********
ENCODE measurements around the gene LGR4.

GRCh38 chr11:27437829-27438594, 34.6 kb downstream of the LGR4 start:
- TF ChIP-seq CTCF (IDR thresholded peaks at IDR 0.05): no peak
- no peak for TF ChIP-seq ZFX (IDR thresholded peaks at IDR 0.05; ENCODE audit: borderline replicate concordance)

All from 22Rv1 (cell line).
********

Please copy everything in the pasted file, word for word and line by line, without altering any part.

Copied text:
ENCODE measurements around the gene LGR4.

GRCh38 chr11:27437829-27438594, 34.6 kb downstream of the LGR4 start:
- TF ChIP-seq CTCF (IDR thresholded peaks at IDR 0.05): no peak
- no peak for TF ChIP-seq ZFX (IDR thresholded peaks at IDR 0.05; ENCODE audit: borderline replicate concordance)

All from 22Rv1 (cell line).